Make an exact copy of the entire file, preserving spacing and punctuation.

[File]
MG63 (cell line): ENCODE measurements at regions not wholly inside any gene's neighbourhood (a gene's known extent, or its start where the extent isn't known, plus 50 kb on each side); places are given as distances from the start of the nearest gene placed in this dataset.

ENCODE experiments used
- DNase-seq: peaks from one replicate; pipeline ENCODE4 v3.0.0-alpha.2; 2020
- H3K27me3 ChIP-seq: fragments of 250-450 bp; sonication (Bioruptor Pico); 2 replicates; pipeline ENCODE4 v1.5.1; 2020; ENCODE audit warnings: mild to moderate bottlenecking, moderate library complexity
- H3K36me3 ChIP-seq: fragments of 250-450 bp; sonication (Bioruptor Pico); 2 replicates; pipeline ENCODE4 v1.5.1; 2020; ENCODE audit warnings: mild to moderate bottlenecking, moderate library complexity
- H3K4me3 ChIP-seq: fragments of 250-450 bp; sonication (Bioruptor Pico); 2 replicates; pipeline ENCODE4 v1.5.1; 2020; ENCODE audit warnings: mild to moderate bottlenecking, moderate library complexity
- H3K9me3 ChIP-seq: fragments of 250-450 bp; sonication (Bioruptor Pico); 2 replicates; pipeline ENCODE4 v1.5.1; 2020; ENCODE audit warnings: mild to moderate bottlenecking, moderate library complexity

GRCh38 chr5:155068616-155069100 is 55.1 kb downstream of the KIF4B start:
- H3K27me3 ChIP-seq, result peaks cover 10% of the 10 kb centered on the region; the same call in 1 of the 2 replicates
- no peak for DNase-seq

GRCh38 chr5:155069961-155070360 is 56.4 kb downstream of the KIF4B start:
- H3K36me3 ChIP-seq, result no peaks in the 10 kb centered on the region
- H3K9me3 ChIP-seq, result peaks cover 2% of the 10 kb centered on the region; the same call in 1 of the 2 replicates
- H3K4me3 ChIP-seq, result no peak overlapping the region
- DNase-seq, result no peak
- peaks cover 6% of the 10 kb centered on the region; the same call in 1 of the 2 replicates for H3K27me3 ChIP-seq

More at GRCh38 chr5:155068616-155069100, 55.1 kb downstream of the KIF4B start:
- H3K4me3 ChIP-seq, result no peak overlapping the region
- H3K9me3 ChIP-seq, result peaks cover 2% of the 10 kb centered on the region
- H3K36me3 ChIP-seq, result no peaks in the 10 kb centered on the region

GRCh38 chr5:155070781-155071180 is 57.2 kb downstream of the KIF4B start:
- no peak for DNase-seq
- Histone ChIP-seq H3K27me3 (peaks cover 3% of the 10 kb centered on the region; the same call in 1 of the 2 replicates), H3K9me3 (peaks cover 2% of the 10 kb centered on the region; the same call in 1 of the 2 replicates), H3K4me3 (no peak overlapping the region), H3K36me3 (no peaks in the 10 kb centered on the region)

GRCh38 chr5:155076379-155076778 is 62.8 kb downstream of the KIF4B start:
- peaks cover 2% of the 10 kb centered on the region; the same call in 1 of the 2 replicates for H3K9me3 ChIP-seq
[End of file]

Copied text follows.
MG63 (cell line): ENCODE measurements at regions not wholly inside any gene's neighbourhood (a gene's known extent, or its start where the extent isn't known, plus 50 kb on each side); places are given as distances from the start of the nearest gene placed in this dataset.

ENCODE experiments used
- DNase-seq: peaks from one replicate; pipeline ENCODE4 v3.0.0-alpha.2; 2020
- H3K27me3 ChIP-seq: fragments of 250-450 bp; sonication (Bioruptor Pico); 2 replicates; pipeline ENCODE4 v1.5.1; 2020; ENCODE audit warnings: mild to moderate bottlenecking, moderate library complexity
- H3K36me3 ChIP-seq: fragments of 250-450 bp; sonication (Bioruptor Pico); 2 replicates; pipeline ENCODE4 v1.5.1; 2020; ENCODE audit warnings: mild to moderate bottlenecking, moderate library complexity
- H3K4me3 ChIP-seq: fragments of 250-450 bp; sonication (Bioruptor Pico); 2 replicates; pipeline ENCODE4 v1.5.1; 2020; ENCODE audit warnings: mild to moderate bottlenecking, moderate library complexity
- H3K9me3 ChIP-seq: fragments of 250-450 bp; sonication (Bioruptor Pico); 2 replicates; pipeline ENCODE4 v1.5.1; 2020; ENCODE audit warnings: mild to moderate bottlenecking, moderate library complexity

GRCh38 chr5:155068616-155069100 is 55.1 kb downstream of the KIF4B start:
- H3K27me3 ChIP-seq, result peaks cover 10% of the 10 kb centered on the region; the same call in 1 of the 2 replicates
- no peak for DNase-seq

GRCh38 chr5:155069961-155070360 is 56.4 kb downstream of the KIF4B start:
- H3K36me3 ChIP-seq, result no peaks in the 10 kb centered on the region
- H3K9me3 ChIP-seq, result peaks cover 2% of the 10 kb centered on the region; the same call in 1 of the 2 replicates
- H3K4me3 ChIP-seq, result no peak overlapping the region
- DNase-seq, result no peak
- peaks cover 6% of the 10 kb centered on the region; the same call in 1 of the 2 replicates for H3K27me3 ChIP-seq

More at GRCh38 chr5:155068616-155069100, 55.1 kb downstream of the KIF4B start:
- H3K4me3 ChIP-seq, result no peak overlapping the region
- H3K9me3 ChIP-seq, result peaks cover 2% of the 10 kb centered on the region
- H3K36me3 ChIP-seq, result no peaks in the 10 kb centered on the region

GRCh38 chr5:155070781-155071180 is 57.2 kb downstream of the KIF4B start:
- no peak for DNase-seq
- Histone ChIP-seq H3K27me3 (peaks cover 3% of the 10 kb centered on the region; the same call in 1 of the 2 replicates), H3K9me3 (peaks cover 2% of the 10 kb centered on the region; the same call in 1 of the 2 replicates), H3K4me3 (no peak overlapping the region), H3K36me3 (no peaks in the 10 kb centered on the region)

GRCh38 chr5:155076379-155076778 is 62.8 kb downstream of the KIF4B start:
- peaks cover 2% of the 10 kb centered on the region; the same call in 1 of the 2 replicates for H3K9me3 ChIP-seq